In a word, no – at least not this year – but now that he’s made the cut, how well can he realistically do?
The field of 93 has been pared down to 61, with Guan beginning Round 3 ranked tied for 55th with 6 other players (otherwise known as last equal). Obviously just making the cut is outstanding, but a top 50 finish is now a real possibility.
When Guan Tianlang walked off the 18th green at the end of a 3-over-par second round of 75 – and one hole removed from being controversially given a one-stroke penalty for slow play – he stood at +4 for the tournament, fractionally above the PROJECTED CUT line. But while his score was fixed, that line was not.
His first round of 73 stunned the sporting world, perhaps more so internationally than back home in China, where golf remains a niche sport. But making the cut would emulate Thursday’s achievements, even though it is now in the hands of the gods – and, as he found out to his cost, those of the officials.
As good as Guan Tianlang was on Thursday at the Masters – and he was very good – he’ll have to be every bit as good, perhaps better, on Friday to make the cut. His 1-over-par 73 leaves him tied for 46th place in a field of 94 players, and three shots clear of the next best amateur in the field.
Guan Tianlang tees off at the Masters at 12.24 am early on Friday morning China time, playing alongside Ben Crenshaw (the oldest competitor in the field) and 19-year-old Matteo Manassero, who, as a 16-year-old, previously held (well, technically still holds for another few hours…!) the youngest age record at the Masters.
Good news for Guan in his quest to make the cut: the Masters changed their rules on Wednesday for the first time since 1962 (what is in the water this year??), meaning that more players will now stick around for the weekend’s action. It used to be players standing tied for 44th or better (or within 10 strokes of the lead) would continue to play on Saturday and Sunday, but has been raised to tied for 50th or better (plus those with 10 shots of the lead).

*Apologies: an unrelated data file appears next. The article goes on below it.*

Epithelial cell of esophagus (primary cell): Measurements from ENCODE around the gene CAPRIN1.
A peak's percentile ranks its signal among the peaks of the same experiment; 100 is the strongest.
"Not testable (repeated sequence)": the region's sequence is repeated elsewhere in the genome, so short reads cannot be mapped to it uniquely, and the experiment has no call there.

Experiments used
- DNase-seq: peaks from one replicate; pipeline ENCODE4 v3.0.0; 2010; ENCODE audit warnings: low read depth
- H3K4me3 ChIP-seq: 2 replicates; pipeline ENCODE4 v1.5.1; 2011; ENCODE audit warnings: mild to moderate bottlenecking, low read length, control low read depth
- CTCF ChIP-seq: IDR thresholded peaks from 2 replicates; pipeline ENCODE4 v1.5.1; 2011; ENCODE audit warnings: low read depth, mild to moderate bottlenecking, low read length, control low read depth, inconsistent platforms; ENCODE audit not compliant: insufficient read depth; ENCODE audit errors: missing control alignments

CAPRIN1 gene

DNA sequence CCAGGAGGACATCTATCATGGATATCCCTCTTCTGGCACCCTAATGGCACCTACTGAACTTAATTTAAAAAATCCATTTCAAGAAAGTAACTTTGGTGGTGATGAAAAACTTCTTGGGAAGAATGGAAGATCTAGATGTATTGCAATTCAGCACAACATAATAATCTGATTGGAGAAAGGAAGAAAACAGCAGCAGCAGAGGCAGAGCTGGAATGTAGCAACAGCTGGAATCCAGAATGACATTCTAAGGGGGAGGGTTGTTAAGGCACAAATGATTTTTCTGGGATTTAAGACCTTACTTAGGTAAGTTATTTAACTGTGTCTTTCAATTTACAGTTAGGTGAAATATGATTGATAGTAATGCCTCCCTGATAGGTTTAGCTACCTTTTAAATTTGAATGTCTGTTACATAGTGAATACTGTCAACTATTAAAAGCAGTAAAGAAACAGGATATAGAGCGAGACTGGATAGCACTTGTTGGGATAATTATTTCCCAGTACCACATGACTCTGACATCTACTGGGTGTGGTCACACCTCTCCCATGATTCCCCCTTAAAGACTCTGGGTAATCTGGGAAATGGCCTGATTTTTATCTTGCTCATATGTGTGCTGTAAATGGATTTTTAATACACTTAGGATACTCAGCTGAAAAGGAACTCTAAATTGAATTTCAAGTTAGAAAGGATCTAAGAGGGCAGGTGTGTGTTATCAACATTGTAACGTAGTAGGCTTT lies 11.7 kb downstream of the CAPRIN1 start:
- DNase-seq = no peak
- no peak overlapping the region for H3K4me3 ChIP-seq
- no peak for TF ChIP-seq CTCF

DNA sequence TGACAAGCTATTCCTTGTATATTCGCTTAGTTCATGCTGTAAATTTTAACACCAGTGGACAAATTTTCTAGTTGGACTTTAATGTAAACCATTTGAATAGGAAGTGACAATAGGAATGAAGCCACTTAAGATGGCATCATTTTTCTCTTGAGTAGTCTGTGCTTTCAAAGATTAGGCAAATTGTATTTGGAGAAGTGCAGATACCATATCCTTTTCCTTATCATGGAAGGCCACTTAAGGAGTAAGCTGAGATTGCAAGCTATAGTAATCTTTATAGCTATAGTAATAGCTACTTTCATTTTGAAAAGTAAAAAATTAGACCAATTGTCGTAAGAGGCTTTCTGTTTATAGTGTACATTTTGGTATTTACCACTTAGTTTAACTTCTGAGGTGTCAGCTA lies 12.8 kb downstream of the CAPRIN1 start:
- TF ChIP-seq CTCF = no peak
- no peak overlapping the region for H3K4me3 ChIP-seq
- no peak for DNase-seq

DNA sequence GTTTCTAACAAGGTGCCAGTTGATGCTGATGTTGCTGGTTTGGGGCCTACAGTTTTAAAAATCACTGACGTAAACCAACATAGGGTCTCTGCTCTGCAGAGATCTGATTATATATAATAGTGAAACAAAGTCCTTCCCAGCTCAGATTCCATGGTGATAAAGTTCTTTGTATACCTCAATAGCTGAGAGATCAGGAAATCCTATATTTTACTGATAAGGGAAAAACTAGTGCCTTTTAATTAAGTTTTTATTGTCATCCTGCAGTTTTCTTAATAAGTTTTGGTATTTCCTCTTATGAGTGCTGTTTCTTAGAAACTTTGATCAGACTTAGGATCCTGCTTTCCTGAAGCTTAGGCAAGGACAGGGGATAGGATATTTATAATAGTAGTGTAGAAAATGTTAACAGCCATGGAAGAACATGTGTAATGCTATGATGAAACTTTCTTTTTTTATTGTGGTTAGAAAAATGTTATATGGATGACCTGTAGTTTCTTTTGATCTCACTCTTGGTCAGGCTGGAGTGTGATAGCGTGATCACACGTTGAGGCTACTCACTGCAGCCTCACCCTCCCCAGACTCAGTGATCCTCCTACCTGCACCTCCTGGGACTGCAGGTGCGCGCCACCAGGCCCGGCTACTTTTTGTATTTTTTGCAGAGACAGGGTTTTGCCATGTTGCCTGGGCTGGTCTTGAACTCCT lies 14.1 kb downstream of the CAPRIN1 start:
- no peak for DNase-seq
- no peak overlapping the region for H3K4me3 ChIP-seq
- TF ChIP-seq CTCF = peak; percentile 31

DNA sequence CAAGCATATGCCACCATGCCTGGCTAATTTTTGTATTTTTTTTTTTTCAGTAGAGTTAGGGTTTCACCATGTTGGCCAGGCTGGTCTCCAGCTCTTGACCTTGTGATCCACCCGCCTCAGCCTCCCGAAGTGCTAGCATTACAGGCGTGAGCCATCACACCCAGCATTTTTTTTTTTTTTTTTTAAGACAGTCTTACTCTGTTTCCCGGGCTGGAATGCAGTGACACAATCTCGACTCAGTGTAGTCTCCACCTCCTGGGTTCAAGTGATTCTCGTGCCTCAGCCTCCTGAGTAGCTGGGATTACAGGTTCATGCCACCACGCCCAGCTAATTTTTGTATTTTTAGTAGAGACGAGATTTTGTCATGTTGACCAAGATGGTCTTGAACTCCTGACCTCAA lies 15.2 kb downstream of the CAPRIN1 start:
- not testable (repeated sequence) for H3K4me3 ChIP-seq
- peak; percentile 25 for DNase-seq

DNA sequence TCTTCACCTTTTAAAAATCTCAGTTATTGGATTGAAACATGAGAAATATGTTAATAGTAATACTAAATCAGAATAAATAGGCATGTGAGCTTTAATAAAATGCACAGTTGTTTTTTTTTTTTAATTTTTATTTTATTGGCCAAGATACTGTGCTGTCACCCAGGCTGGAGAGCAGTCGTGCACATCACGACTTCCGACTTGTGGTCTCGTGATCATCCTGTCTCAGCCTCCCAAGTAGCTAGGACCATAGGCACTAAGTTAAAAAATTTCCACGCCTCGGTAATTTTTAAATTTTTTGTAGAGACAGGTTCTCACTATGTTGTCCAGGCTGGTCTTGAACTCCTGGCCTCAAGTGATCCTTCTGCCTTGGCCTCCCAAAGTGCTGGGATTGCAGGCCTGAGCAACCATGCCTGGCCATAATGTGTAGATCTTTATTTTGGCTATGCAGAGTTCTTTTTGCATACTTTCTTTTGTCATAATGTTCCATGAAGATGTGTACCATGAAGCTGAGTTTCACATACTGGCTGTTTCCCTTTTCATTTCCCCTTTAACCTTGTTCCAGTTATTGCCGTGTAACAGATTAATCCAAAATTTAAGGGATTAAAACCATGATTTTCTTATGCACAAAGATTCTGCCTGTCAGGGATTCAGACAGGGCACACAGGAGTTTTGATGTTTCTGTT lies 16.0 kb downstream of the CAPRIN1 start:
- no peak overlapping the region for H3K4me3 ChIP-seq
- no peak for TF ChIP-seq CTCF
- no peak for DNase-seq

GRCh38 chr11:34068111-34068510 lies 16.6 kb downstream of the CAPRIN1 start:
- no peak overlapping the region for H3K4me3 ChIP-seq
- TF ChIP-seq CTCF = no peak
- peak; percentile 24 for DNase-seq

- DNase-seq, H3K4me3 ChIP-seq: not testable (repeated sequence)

And good news for Guan in his quest to win the whole thing: given that no player has ever won Wednesday’s Par-3 competition AND the Masters proper in the same year, Guan will be “pleased” that Ted Potter Jr, another Masters rookie (but 15 years his senior!) took home the Par-3 prize.
Typically adults are better than kids at most sports, but you could argue that’s not the case in diving (smaller bodies = less splash), gymnastics (younger athletes = more flexible) and now you can add golf to the list – or at least golf in China.
First there was 14-year-old Andy Zhang who gained a last-minute entry into the 2012 US Open as second alternate after Brandt Snedeker and Paul Casey both withdrew through injury. Then there was 13-year-old Guan Tianlang who played in last year’s China Open, a European Tour event, and will tee off at the Masters next week at the ripe old age of 14. And now there is Ye Wocheng, a 12-year-old who will next month break Guan’s record as the youngest to play on the European Tour. Continue reading Sports where puberty is a disadvantage→
Sports business news and analysis in China and Asia